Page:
Nauseating excuse of the week

16 02 2020

From Michelle, who’s just been presenting in a zebrafish workshop at a conference in Honolulu:

Screenshot 2020-02-16 12.52.13
We’re happy for you Michelle, honestly! (Teeth grinding very very slightly…)


And brains beautiful brains!

11 02 2020

Lindsey’s cytochrome oxidase protocol is finally yielding the goods! So hopefully in the next few weeks she’ll be able to identify regions of the prefrontal cortex and basal ganglia that were especially metabolically over- or under-active in our stereotypic mice.



Trees beautiful trees

11 02 2020

Fabulous graphics for feather-damaging parrots (top) and pacing Carnivora (bottom) from the talented Emma:

Parrot treeCarnivore tree



Quotes of the week

7 02 2020

“Kill it tomorrow – but humanely! – from Andrea on Tuesday on my pending interview for directorship of the Campbell Centre.

“Go in from the TOP of the head: the TOP” – from Michelle, really quite adamant about how to extract a zebra fish brain neatly.

Postcard from Tallinn

1 02 2020

Here’s another picture from Estonia, where Maria‘s been continuing her research on this endangered species (and leaving while the UK was still in Europe, coming back to it separated). In a grant application to ASAB she recently described these Euro mink as “non-charismatic”, but I do think that’s a bit harsh. Look!


Cold, rotund, abnormal, male, poorly surviving, enclosed and depressed…

31 01 2020


What about “Cold, abnormal, grumpy, enclosed and depressed“: CAGED?

This is Jamie and I trying to come up with a phrase that captures the likely external validity problems of rodent models, while also being as punchy as the “WEIRD” acronym that so beautifully captured the same concern for human psychology subjects. Oh yes, and it also has to be scientifically accurate, and not ridiculously forced.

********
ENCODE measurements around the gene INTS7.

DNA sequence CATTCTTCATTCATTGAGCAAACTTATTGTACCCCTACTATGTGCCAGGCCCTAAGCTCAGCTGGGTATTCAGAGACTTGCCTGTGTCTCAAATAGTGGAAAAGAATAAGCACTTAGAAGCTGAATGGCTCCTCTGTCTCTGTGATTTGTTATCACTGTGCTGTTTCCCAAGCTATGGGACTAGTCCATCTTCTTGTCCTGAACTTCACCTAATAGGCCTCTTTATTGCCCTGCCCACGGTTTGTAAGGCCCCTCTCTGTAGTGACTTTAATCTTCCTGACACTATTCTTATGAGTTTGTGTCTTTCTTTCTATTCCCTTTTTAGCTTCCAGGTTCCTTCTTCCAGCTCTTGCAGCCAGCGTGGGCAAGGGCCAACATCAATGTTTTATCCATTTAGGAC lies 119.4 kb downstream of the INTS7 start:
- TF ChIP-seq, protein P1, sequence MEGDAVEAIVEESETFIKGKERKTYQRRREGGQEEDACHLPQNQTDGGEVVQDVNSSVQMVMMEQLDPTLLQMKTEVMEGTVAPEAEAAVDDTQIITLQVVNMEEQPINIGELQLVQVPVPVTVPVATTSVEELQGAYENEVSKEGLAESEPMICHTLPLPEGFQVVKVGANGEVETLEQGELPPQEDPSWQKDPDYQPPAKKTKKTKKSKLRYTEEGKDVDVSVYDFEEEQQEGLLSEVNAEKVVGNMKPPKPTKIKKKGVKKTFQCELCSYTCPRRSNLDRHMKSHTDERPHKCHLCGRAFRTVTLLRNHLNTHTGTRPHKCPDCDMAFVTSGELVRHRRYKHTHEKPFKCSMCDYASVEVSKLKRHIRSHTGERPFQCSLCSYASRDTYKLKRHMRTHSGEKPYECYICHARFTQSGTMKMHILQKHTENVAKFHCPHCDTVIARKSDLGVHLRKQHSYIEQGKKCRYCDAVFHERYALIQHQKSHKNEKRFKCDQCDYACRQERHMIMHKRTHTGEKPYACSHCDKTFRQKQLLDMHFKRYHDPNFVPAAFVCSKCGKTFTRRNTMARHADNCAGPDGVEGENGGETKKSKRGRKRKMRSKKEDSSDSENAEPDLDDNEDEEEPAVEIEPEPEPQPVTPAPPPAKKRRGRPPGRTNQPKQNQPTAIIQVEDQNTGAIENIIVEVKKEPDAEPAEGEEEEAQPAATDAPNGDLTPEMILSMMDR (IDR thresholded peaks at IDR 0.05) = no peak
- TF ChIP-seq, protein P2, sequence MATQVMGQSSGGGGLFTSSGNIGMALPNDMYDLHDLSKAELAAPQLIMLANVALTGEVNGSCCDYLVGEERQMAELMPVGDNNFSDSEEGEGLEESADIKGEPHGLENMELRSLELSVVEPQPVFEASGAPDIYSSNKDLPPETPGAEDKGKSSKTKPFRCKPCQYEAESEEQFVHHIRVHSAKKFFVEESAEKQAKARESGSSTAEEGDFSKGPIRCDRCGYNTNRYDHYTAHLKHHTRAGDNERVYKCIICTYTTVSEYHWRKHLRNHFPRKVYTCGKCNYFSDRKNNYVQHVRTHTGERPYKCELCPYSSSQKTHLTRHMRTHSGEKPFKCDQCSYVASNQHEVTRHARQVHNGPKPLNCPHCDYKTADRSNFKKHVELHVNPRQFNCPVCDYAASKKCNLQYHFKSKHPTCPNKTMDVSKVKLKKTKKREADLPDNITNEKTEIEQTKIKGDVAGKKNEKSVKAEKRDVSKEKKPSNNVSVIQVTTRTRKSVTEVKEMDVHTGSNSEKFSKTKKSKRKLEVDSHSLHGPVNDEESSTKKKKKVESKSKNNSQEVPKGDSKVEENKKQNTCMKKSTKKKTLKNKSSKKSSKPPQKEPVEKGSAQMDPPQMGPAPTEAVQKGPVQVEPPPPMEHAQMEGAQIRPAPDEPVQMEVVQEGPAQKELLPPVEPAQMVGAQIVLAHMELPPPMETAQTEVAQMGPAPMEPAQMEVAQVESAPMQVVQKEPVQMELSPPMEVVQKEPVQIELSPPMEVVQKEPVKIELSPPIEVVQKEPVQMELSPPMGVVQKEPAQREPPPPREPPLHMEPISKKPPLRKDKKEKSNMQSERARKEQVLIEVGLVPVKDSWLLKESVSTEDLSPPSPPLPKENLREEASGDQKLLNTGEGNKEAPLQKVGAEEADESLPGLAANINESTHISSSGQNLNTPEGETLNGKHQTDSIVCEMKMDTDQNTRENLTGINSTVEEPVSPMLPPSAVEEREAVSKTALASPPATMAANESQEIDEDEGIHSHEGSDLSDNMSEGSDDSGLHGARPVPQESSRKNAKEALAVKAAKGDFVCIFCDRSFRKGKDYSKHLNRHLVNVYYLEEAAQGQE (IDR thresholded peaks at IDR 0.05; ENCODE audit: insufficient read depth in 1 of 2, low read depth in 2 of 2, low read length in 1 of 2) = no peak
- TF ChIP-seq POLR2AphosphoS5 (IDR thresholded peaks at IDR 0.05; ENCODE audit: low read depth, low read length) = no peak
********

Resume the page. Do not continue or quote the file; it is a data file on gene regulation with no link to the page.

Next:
So far I’d say we need to go back to the drawing board, and that I, for one, really need to stop giggling.

Screenshot 2020-01-30 21.50.55

Multiplex success!

31 01 2020

Aileen, with help from Niel Karrow‘s able technician Kristen, finally got to use our free new Millipore kit. 

In the bottom image, Aileen explains: “This is the magnet that attracts the ‘beads’ that bind to the cytokines in the assay. Each type of bead only binds with one specific cytokine. When the plate of samples incubated with beads is placed on the magnet, this allows us to wash away other substances, while still holding the beads and cytokines in place. But the way we do this is just flipping it upside down over the sink to get the liquid out. You have to trust that the magnet is doing its job, and you’re not literally pouring thousands of dollars down the drain!”  Augh!



But it DID do its job, and this time detectable TNF-a was present in all of our samples! Most values were still out of range for IL-1B and IL-6, but we’re sending the data to Millipore so they can analyse them with software better able to detect subtle, low level signals through noise.

And then after that, we’ll at last be able to compare the values from our mice from different housing conditions and with varying degrees of inactive-but-awake behaviour (as well as finally knowing for sure which kit to buy next time). Fingers very tightly crossed!